Wednesday May 30, 2012 § Leave a comment
It is cold when we come to leave, a little after six am. The windscreen of the hire-car is edged with condensation, and a flyer, advertising Deano’s Chicken is tucked under the wiper. Instinctively I look for the person who may have left it but the street is empty.
– I’ll drive.
– You sure, I say.
I take the opportunity to get some rest. On the backseat I stretch out, doze in and out of consciousness. The last time I wake, is to a streak of hot sun across my face, magnified by the glass.
We are a few hours outside Phoenix. Denis turns off into a truck stop where there is a diner, an Audi concession, a tyre yard. A tall totem-pole of a sign hangs over the lot, casting a shadow like a squat spider over the parked cars. The lot is already running a brisk trade for a Sunday afternoon. My neck hurts as I gingerly raise myself up to the window, and we stare out the driver’s side window at the concrete diner.
– You like wings? says Denis finally.
– I like wings.
He smiles for the first time in days.
Inside the hostess walks us up to a booth on the mezzanine. The cavernous, windowless space is loud. Rock music is blaring from gigantic speakers ringing the room. It feels more like an enormous pillbox than a restaurant, or a warehouse. Subsumed in a kind of darkness, it reminds me of places my father used to take me when I was a kid.
– You want a beer?
I resist. Denis has a beer.
When we are done eating he lights a cigarette, reclines against the spoiled leather upholstery.
– I have to make some calls.
– Always with the fucking phone, he says.
Outside the sun is still zeroed at twelve o’clock, even though it is nearly three now. A perpetual state of high-noon. As I listen to the ringing tone I stare back at the sun from the half-shadow offered by the entrance canopy. Blank heat snaps against me and I can feel it burning my skin.
– Hello, its me.
A heavy East Coast accent answers, New York.
– About fucking time, he says.
– You want me to hang up? I will fucking hang up on you.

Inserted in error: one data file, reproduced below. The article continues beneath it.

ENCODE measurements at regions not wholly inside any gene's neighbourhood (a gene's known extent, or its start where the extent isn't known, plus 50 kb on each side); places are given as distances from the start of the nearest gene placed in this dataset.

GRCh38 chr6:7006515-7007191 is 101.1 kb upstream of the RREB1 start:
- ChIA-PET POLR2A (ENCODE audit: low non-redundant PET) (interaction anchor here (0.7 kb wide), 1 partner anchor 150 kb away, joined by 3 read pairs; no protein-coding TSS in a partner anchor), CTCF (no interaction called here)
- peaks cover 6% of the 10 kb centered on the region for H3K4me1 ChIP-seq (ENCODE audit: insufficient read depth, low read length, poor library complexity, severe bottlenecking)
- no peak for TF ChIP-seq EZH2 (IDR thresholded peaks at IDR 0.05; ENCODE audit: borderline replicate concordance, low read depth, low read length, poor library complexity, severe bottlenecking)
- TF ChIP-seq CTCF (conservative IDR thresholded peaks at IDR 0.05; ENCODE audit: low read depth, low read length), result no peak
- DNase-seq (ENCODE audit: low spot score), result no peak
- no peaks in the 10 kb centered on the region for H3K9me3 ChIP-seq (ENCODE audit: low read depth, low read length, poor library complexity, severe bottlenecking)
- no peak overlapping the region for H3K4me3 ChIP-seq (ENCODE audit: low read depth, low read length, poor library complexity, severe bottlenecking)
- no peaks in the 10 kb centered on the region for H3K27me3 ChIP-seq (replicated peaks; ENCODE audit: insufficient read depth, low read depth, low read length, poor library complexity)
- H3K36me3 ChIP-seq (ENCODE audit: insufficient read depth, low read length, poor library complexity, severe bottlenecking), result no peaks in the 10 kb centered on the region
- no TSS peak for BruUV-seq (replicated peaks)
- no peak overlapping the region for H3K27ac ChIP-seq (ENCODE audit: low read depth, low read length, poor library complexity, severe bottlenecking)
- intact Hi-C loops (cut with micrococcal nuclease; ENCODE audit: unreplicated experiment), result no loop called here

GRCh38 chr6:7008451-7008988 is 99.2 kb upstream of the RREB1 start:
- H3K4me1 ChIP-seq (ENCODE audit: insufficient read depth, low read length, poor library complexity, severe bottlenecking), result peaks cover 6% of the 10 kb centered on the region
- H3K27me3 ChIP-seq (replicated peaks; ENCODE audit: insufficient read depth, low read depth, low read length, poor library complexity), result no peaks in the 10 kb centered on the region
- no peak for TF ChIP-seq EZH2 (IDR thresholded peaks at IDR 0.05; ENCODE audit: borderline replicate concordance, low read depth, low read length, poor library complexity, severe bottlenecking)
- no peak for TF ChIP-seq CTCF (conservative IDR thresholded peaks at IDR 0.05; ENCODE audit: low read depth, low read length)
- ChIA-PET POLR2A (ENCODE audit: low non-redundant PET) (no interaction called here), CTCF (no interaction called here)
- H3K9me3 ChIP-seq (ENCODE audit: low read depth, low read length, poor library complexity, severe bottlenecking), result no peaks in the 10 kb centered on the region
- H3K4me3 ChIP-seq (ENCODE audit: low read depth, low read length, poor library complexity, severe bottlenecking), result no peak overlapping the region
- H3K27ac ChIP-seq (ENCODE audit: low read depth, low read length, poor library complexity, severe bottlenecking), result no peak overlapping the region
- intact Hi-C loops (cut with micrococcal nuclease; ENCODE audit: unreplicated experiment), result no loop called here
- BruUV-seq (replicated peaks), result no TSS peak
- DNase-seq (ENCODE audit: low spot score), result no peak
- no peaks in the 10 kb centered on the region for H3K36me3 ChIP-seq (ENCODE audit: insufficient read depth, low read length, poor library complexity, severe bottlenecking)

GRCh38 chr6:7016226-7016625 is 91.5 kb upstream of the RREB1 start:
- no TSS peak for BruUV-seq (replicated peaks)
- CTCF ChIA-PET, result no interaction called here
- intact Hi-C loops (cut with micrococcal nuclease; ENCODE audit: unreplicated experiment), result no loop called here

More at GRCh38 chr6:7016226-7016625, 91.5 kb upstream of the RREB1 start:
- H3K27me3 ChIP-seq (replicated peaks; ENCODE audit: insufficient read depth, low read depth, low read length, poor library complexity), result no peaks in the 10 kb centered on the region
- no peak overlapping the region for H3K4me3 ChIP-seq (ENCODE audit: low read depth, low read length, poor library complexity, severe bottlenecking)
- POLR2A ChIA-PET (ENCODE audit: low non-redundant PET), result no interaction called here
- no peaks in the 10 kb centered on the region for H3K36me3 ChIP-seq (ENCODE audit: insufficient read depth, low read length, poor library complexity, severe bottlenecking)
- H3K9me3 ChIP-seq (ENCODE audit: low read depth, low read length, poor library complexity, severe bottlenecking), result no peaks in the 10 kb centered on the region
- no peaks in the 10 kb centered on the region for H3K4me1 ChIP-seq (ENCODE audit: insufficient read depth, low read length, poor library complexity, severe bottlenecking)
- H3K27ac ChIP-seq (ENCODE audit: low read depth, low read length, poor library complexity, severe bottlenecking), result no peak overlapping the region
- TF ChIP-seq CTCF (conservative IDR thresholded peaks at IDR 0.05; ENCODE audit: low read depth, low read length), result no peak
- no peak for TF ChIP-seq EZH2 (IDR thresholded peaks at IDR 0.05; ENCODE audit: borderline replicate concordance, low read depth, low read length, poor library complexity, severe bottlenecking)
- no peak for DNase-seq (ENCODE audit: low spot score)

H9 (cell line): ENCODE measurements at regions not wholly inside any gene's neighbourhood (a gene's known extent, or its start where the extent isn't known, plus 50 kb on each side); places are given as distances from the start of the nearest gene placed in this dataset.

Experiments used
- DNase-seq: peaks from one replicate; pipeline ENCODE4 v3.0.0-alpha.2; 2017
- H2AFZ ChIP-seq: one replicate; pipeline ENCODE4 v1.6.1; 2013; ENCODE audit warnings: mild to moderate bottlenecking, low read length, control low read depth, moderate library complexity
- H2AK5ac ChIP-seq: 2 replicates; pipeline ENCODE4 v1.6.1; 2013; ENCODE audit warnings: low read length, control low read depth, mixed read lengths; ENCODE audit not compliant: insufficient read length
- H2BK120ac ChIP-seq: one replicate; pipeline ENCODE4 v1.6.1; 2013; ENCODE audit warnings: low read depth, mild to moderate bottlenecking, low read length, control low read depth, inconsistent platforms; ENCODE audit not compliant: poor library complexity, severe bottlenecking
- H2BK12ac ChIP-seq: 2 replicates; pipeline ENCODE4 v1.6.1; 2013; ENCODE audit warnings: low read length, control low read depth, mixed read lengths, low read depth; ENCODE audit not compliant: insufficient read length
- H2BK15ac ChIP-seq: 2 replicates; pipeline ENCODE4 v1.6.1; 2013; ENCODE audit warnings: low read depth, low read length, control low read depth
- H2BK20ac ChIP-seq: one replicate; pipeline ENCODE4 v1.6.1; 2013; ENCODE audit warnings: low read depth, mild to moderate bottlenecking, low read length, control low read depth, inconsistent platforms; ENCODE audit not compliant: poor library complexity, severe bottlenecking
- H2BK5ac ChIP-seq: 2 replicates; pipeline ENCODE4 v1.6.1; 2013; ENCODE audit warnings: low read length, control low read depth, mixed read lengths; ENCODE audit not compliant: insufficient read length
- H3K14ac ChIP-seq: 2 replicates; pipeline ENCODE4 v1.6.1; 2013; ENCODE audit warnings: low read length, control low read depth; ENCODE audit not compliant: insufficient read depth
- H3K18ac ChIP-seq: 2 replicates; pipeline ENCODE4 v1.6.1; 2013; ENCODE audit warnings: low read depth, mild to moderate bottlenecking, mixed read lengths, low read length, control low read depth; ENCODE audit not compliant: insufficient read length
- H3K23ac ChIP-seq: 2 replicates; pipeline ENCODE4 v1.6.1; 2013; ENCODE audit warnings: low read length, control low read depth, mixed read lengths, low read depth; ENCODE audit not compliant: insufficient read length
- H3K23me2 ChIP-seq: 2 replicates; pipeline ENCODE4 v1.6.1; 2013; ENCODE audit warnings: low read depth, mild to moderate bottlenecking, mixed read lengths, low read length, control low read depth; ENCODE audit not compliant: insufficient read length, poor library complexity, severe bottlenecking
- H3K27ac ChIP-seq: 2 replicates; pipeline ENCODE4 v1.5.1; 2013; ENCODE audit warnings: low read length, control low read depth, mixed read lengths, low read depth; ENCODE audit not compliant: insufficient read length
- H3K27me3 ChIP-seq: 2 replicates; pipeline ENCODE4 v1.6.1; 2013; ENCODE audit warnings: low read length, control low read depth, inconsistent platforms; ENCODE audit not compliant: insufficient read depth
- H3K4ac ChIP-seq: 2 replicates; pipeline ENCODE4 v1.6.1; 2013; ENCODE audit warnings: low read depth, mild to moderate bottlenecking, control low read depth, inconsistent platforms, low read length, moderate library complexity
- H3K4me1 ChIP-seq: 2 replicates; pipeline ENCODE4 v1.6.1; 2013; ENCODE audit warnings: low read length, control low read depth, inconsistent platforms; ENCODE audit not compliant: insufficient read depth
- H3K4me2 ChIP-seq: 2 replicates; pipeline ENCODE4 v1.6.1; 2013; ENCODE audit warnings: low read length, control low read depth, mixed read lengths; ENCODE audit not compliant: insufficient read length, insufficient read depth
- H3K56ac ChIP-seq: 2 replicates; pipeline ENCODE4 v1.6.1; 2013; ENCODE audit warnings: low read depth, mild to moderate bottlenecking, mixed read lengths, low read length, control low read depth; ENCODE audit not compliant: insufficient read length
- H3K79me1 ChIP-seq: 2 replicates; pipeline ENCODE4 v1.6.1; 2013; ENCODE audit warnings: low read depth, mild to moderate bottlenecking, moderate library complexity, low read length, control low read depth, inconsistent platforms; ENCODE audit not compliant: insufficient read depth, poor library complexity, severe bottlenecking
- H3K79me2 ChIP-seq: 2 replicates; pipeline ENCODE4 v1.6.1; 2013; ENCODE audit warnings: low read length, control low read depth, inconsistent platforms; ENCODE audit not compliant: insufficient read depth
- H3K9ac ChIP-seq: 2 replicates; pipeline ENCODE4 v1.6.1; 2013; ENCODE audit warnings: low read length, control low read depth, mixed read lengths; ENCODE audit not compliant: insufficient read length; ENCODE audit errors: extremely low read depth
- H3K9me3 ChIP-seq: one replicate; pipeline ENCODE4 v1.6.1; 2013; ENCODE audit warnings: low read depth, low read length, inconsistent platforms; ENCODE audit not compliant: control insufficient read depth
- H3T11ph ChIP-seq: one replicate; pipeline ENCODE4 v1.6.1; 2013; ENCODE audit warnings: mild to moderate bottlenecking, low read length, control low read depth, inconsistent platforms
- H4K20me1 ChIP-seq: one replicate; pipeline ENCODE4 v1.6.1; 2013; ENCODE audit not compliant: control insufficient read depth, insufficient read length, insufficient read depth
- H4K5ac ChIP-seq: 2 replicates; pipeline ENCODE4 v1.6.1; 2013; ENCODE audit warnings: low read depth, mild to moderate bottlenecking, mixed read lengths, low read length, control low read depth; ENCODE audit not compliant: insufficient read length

– No you won’t.
– No, I won’t.
– No, you won’t. What took you so long?
– I called yesterday, but nobody answered.
– No, I had things to do yesterday. Things, they don’t stop because you’re not here.
– Is that supposed to be reassuring?
– Is it? Is it reassuring?
– It isn’t.
– No, it isn’t. It ain’t supposed to be, neither.
– Do you have the guy’s number?
– Now he’s in a hurry.
– I told you, I called yesterday.
– Ok, ok. Get over it already. You ready for this?
– Yeah, go ahead.
Leaning against the thick concrete exterior, cold in the shade, I write down the number on a napkin.
– Call him when you’re in Phoenix.
Back inside a group of old boys have set up at the bar in the pit of the diner. They sit high up on bar stools, sharing wisecracks, Stetsons resting on the countertop, downing glasses of Rye. A slender young woman, a girl, barely out of her teens slaloms through them, in a pink halter-neck and boots. The big screens have come on, noiselessly showing football. The Cardinals are at Kansas.
– I ordered another round.
– I said I didn’t want one.
– Then don’t drink it, he says dragging my bottle towards him. I order water.
– Did you check the crackers sitting at the bar? he says, lighting another cigarette. Hey, he shouts. They can’t hear him. Your trailer on fire or something?
– What is your problem?
– I would have thought it was perfectly obvious what my problem is.
– You’re an asshole.
– What are you, Cardinal fan or something?
The hostess brings the check.